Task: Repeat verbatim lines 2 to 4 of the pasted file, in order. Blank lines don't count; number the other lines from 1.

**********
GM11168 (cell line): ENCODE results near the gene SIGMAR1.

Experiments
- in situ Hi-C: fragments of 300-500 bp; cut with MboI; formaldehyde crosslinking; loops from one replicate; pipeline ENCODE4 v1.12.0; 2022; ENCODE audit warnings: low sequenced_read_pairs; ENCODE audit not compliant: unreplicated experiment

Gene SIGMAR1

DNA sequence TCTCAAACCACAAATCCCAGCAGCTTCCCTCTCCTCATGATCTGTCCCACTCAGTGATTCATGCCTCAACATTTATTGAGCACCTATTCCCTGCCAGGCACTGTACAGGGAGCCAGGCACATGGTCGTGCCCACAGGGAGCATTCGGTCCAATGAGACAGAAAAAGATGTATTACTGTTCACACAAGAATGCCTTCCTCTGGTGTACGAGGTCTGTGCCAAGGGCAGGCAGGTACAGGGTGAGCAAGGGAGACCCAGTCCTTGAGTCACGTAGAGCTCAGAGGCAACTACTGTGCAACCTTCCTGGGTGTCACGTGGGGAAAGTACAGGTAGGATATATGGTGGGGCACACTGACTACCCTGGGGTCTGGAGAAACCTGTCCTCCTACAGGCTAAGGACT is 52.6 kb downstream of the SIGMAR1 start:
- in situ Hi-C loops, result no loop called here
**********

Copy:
Experiments
- in situ Hi-C: fragments of 300-500 bp; cut with MboI; formaldehyde crosslinking; loops from one replicate; pipeline ENCODE4 v1.12.0; 2022; ENCODE audit warnings: low sequenced_read_pairs; ENCODE audit not compliant: unreplicated experiment

Gene SIGMAR1